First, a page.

I come again to, what seems to me, the scant resources at the Magi’s disposal that point them to Jesus. A star and perhaps access to prophetic writings. What would cause them to make this journey? Were they in the habit of travelling to neighbouring nations to pay their respects when an heir to the throne was born; as rabid baseball fans might do in having a bucket list that includes taking in a baseball game at each major league park? Is this our Magi—making their next stop on some “heir to the throne” tour?

No. The effort for this journey is too massive and too particular. They do not ask to see any of Herod’s children. They are looking for a particular child. The one the Jewish people anticipate as the long promised messiah. It tells me that these Magi were convinced as was Jacques Ellul—there is another reality. This tells me that the reason they come is that God is at work calling them. That God has made himself heard through this scant amount of information, these few signs and is pointing them to Jesus. God is not limited in how God can make Godself known to people; in Jesus Christ God can be known for sure.

We read today from the prophet Isaiah a text that has been connected to this event of the Magi’s visit to the Christ child. “Arise, shine; for your light has come, and the glory of the Lord has risen upon you. For darkness shall cover the earth, and thick darkness the peoples; but the Lord will arise upon you, and his glory will appear over you. Nations shall come to your light, and kings to the brightness of your dawn.” (Isaiah 60:1-4) In Jesus Christ light has come; the Light of God. Jesus said “I am the light of the world.” (John 8:12) The Apostle John wrote “The true light, which enlightens everyone, was coming into the world.” (John 1:9) “For with you is the fountain of life;” declares the Psalmist, “in your light we see light.” (Psalm 36:9)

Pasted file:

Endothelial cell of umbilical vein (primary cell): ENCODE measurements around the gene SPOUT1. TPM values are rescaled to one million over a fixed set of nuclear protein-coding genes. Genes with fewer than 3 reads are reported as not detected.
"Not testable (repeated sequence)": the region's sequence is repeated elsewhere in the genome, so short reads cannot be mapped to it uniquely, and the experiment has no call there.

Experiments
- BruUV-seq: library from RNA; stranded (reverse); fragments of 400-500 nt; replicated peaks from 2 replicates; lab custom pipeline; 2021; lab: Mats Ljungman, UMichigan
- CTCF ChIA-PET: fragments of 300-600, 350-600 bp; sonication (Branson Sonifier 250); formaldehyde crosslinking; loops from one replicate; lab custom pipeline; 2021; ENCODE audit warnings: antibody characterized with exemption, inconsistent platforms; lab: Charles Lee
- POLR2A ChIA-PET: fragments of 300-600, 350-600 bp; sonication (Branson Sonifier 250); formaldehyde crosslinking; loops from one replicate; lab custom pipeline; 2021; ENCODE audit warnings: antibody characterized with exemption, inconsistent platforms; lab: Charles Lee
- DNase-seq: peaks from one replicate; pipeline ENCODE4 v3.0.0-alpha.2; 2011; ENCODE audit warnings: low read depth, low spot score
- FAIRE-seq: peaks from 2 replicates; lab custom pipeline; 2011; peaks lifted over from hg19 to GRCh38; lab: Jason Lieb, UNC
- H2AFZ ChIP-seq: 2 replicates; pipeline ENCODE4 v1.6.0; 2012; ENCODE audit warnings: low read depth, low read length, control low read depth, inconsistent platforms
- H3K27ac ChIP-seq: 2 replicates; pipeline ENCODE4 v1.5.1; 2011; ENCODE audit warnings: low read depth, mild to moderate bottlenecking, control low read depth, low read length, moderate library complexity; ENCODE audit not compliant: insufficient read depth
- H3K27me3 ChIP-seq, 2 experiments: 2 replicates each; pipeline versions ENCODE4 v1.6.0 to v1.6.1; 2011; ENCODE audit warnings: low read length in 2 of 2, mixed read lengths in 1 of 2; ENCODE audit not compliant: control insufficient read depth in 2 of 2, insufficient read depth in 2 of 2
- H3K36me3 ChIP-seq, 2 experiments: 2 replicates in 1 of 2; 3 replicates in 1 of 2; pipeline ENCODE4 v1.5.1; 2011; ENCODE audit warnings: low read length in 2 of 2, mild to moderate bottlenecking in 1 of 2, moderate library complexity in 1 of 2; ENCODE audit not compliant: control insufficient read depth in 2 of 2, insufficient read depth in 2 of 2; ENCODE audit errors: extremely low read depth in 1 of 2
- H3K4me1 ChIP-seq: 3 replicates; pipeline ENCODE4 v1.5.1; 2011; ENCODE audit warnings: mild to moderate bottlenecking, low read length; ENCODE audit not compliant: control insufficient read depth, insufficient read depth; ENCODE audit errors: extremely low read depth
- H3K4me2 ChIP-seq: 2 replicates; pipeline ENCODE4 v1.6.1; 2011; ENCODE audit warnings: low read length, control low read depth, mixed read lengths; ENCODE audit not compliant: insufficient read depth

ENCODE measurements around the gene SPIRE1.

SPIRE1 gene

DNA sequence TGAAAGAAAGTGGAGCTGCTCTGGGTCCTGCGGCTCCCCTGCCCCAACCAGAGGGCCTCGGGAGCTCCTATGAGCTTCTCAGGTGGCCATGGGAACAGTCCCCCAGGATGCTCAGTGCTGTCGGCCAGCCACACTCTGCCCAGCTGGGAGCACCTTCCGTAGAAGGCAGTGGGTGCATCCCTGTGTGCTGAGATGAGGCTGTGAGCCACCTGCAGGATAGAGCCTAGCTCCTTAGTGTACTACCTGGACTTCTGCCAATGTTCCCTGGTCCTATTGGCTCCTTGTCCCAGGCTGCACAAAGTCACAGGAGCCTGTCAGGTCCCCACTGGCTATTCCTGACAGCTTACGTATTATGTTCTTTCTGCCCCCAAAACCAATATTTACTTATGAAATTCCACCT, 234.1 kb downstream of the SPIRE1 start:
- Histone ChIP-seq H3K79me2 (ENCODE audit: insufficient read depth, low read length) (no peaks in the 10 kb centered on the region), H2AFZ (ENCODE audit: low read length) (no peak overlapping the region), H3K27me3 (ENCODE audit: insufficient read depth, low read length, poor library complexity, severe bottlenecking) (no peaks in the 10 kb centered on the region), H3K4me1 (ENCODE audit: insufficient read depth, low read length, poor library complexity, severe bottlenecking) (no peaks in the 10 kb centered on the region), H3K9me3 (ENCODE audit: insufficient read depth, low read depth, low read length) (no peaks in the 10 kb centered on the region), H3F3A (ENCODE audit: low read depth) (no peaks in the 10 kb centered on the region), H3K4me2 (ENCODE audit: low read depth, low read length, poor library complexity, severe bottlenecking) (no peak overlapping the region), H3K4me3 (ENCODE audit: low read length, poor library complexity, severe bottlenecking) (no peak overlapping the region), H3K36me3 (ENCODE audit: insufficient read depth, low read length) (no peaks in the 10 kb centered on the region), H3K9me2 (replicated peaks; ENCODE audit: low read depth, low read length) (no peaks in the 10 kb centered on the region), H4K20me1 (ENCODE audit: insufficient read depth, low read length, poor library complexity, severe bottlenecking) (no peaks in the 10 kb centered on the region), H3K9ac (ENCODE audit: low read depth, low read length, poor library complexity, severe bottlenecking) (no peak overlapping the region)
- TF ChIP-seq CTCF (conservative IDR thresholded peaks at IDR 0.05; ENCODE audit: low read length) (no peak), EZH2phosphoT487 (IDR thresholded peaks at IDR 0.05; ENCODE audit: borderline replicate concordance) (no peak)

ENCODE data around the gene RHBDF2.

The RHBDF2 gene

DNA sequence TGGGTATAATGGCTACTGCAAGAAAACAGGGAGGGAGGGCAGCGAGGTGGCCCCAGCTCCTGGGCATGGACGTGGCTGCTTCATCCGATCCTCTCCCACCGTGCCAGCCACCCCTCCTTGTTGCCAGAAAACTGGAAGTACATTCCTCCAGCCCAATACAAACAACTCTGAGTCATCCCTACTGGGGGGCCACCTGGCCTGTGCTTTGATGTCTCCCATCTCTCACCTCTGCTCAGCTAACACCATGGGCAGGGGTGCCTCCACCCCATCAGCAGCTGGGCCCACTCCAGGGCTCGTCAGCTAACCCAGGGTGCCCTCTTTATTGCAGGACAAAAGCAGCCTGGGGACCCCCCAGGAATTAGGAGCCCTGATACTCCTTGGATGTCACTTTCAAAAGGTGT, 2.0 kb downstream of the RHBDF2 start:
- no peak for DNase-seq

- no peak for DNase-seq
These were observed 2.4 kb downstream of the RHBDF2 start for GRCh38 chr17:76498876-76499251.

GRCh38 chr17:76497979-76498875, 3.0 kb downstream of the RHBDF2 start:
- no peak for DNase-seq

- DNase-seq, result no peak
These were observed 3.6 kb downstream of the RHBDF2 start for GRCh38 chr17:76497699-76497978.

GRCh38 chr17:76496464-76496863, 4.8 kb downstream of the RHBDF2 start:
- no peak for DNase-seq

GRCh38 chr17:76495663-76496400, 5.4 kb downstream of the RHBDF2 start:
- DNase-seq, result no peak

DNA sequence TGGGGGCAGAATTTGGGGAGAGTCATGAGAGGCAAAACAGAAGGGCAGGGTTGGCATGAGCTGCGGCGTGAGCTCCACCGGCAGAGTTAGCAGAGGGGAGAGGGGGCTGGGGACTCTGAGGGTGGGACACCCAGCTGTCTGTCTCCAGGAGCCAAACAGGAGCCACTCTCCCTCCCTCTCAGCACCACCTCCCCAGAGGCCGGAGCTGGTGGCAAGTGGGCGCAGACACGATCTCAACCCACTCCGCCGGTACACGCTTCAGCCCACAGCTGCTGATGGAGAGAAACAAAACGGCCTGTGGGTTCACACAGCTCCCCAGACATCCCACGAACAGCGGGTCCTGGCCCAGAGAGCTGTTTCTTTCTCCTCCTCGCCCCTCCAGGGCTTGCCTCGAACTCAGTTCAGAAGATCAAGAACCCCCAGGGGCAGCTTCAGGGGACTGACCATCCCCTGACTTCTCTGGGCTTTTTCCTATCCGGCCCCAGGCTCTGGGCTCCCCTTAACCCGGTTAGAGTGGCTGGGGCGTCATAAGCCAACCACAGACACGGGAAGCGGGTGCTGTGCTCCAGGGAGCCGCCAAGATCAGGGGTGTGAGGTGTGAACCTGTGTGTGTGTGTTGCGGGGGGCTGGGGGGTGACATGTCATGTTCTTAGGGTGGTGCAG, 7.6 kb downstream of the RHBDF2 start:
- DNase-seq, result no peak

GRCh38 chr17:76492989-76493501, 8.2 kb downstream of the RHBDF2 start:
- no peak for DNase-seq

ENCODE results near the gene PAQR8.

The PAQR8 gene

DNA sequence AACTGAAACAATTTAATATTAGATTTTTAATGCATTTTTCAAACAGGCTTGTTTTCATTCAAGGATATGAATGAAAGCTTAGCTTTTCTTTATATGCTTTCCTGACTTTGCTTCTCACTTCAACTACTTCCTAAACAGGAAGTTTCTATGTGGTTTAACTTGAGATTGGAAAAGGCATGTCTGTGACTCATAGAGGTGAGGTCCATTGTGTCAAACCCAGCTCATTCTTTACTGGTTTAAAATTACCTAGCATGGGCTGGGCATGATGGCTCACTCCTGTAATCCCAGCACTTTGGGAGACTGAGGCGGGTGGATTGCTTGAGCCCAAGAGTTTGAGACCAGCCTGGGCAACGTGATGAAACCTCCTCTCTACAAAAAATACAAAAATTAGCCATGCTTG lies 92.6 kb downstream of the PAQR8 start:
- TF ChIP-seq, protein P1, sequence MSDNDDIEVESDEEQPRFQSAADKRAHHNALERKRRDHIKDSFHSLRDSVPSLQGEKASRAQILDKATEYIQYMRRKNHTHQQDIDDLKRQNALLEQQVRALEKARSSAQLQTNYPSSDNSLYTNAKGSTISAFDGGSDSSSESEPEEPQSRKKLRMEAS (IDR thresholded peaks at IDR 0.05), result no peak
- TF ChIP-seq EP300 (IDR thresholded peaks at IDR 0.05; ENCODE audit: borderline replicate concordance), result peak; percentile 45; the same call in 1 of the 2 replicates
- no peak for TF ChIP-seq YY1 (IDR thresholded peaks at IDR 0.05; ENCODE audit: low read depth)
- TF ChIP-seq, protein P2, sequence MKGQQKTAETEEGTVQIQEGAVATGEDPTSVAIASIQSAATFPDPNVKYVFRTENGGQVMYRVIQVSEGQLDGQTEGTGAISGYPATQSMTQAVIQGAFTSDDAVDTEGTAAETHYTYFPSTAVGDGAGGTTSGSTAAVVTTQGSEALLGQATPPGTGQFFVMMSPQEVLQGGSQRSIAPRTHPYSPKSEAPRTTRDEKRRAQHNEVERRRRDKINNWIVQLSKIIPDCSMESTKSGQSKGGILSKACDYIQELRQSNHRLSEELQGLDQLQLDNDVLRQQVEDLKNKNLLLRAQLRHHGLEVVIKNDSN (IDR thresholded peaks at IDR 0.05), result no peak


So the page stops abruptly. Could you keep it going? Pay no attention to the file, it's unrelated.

Apostle and Magi witness the fulfilment of God’s promised spoken through the prophet Isaiah; “your light has come.” As we look forward in the year that is before us with hopes and dreams, uneasiness and worry, God wants us to be assured that light has come—his light, the true light. Worship is, in one way of thinking about it, to gather around this point of light. We come to it with the joys and sorrows typical of humanity and are promised by God that in this light we will see light. Oh, that God’s people were convinced that in Jesus we see light. I can think of no better way to start a year than to gather around this light as we do this morning.